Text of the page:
Millennium Series Books II & III

Today’s post is a double-whammy review of two books I’ve been hooked on for the last couple of weeks – Stieg Larsson’s the The Girl Who Played with Fire and The Girl Who Kicked the Hornets’ Nest. I’ve squeezed them into one, because I think of the last two Millennium series books like a single story with an interval in between.  If you haven’t read the first book you might think that it’s not worth reading this review, but read on and you may be convinced to read all three!

I read The Girl with the Dragon Tattoo last year and really enjoyed it. While it is not a perfect novel for everyone, it has wide appeal, is a brilliant thriller, and is very well written one with particularly engaging characters. (See more of what I thought of the first one here.) It was the characters again that stood out for me in the final two books of the series which are quite different from the first in that the plot is almost exclusively focussed on the background of Lisbeth Salander, who is the tattooed anti-hero(ine) who we meet in the first book.

The Girl Who Played with Fire

Book II picks up a couple of years after the furore from the Wennerstrom Affair has died down.While Mikael Blomkvist is in Sweden still working at Millennium magazine, Lisbeth Salander has been travelling – escaping it seems from past events. On her return to Stockholm, she becomes mixed up in an investigation which two employees of Millennium Magazine, Dag and Mia are doing for a book on sex-trafficking. When the couple are murdered, Lisbeth goes on the run, suspected of the crime, and is portrayed in the papers as a ‘psychotic lesbian S&M satanist’.  As the story develops, a much deeper and more complex situation is revealed which is intimately connected with Lisbeth’s own personal history.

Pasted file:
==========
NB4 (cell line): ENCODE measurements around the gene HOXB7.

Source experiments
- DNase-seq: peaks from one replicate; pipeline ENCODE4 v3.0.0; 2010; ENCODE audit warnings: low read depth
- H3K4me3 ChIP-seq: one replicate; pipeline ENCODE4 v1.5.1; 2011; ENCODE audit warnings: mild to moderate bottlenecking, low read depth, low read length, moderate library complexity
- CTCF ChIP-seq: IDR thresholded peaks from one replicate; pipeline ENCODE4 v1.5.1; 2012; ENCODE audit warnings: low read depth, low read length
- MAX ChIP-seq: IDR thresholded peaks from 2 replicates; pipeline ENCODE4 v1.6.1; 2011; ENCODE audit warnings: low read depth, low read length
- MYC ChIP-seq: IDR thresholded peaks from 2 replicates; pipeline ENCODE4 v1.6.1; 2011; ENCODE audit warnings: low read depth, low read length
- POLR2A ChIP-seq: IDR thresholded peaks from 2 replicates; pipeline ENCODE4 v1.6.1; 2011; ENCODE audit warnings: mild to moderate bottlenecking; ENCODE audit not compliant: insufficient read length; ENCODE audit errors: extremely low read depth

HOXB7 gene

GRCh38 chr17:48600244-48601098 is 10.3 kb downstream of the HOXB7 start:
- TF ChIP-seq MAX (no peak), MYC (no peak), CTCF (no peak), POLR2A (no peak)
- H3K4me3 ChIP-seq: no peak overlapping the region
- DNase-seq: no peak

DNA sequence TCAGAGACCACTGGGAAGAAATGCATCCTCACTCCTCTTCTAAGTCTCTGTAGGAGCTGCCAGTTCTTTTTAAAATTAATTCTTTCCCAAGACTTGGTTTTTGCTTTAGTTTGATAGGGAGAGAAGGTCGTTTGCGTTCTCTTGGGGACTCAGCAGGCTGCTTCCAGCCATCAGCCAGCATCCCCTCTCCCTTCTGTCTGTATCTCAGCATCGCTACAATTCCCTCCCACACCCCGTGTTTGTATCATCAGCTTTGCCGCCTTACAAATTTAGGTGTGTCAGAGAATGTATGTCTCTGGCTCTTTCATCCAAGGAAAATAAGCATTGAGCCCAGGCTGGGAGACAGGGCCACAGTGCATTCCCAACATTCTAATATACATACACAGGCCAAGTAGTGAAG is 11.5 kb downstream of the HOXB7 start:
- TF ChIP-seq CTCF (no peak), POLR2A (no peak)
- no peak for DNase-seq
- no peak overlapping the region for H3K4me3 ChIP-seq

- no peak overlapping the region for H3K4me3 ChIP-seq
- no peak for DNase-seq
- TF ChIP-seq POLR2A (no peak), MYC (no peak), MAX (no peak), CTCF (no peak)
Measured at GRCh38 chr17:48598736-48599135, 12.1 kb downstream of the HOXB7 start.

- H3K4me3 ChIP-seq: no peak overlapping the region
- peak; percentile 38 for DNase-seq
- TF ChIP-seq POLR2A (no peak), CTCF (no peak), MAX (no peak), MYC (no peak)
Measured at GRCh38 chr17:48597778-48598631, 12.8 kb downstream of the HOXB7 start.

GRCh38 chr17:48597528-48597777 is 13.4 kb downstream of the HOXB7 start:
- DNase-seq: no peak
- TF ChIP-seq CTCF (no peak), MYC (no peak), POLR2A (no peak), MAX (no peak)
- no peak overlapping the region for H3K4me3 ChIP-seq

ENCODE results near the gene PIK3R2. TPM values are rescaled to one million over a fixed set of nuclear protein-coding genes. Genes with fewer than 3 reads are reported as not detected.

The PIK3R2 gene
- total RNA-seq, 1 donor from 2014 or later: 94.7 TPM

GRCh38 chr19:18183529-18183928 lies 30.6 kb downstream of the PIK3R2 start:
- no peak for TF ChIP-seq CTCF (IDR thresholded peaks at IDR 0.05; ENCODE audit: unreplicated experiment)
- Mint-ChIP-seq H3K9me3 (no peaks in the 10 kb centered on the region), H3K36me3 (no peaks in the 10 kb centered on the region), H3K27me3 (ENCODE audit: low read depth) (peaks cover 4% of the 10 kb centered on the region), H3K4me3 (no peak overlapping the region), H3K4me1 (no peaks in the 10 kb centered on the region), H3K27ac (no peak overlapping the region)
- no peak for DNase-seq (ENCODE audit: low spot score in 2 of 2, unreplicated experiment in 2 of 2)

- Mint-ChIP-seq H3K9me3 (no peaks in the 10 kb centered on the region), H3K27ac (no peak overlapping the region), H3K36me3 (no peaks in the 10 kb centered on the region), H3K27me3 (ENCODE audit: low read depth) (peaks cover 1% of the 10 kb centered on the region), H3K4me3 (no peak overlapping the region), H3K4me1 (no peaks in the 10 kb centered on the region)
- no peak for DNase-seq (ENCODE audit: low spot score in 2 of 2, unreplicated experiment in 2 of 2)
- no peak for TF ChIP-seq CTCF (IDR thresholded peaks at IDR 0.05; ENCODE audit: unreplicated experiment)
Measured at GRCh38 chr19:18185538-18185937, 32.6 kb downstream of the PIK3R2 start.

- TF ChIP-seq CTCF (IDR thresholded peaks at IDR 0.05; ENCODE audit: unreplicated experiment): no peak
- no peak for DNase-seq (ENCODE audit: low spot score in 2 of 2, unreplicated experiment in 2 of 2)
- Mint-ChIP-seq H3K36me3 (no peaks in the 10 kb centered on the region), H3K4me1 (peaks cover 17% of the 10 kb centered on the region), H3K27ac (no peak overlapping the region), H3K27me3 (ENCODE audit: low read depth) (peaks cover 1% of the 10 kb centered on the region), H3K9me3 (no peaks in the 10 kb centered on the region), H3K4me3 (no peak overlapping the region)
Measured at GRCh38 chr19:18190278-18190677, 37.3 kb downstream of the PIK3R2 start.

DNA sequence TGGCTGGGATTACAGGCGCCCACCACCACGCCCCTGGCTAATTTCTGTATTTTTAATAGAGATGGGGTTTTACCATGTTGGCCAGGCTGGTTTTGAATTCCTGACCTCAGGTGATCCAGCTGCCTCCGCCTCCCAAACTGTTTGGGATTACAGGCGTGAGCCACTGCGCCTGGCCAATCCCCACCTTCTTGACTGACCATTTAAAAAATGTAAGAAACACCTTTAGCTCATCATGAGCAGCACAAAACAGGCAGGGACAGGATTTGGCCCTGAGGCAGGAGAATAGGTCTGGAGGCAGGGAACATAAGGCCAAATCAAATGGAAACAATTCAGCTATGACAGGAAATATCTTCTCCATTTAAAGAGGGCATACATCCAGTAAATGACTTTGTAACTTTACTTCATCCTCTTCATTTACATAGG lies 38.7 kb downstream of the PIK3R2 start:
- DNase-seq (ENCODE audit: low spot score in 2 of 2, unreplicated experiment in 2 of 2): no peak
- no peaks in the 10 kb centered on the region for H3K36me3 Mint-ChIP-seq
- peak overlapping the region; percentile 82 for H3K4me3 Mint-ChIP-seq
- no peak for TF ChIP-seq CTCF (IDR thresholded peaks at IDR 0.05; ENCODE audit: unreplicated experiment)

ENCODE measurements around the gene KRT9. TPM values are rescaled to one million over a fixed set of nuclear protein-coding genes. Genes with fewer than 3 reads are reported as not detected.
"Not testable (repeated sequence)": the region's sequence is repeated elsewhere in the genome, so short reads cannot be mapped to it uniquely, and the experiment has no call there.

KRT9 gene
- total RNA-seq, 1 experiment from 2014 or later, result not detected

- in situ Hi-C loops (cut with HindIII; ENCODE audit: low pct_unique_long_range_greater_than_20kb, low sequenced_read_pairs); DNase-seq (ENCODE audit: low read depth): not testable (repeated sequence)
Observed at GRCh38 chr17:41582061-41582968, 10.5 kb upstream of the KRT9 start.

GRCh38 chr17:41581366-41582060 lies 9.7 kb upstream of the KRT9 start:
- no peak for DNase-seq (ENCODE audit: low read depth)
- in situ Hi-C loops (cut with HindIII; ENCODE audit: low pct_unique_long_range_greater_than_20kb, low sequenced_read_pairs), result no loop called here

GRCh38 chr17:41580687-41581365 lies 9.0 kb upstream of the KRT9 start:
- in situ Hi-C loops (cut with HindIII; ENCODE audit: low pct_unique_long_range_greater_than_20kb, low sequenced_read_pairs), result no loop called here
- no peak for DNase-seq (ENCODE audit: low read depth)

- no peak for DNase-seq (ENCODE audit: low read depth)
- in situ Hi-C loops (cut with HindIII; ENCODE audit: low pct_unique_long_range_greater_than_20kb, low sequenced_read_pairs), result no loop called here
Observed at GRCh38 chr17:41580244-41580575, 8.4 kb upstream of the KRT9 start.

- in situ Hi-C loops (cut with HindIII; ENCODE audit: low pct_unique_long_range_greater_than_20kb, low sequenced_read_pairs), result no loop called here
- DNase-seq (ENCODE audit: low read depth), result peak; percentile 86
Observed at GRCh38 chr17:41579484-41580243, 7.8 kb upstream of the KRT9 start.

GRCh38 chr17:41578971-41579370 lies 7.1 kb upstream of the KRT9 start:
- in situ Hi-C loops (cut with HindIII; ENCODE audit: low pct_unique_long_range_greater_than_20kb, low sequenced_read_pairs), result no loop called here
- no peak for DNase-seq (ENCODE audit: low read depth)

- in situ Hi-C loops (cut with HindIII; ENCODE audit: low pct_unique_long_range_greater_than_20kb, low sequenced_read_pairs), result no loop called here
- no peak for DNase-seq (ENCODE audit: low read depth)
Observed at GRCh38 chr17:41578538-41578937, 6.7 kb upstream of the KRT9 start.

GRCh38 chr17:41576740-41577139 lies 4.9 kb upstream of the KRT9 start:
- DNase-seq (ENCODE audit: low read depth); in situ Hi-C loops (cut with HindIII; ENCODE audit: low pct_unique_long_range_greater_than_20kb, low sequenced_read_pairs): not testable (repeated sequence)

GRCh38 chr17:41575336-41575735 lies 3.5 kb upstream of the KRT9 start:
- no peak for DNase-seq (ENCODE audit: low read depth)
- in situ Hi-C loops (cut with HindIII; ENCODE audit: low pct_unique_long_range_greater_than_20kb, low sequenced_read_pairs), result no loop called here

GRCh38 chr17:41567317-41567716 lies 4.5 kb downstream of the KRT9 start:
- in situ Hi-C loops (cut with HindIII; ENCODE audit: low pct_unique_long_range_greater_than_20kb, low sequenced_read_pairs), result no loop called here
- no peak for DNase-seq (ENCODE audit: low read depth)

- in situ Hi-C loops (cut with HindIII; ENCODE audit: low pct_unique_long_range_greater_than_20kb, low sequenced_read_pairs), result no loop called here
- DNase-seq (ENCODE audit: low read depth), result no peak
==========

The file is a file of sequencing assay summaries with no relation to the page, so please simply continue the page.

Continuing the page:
I had high expectations of this book as I had heard lots of comments that it was the best book of the series. It didn’t disappoint. Ever since the first book I’d been wanting to know more about Lisbeth and also wondering if her guardian Nils Bjurman would resurface, which he did along with a whole other set of new bile-inducing characters. Larsson creates a fascinating history for Salander which is revealed throughout the book, and helps the reader to make sense of her as a character. this is done effortlessly as part of the plot in which current events are a direct consequence of what has come before.

The Girl Who Played with Fire, had some brilliant plot twists and somehow managed to walk the line between having a selection of bizarre characters and making them seem almost realistic. In this book I found I could relate to Lisbeth much more. As a character she demands a sort of odd respect rather than being exactly likeable, and although I found I could empathise with her, I never felt that I was being manipulated into feeling sorry for her. She is portrayed as both a product of her background and also culpable for her own mistakes.

There’s alot of action in The Girl Who Played with Fire which makes for a taught and suspensful read right the way through.

My Rating:

8 out 10

The Girl that Kicked The Hornet’s Nest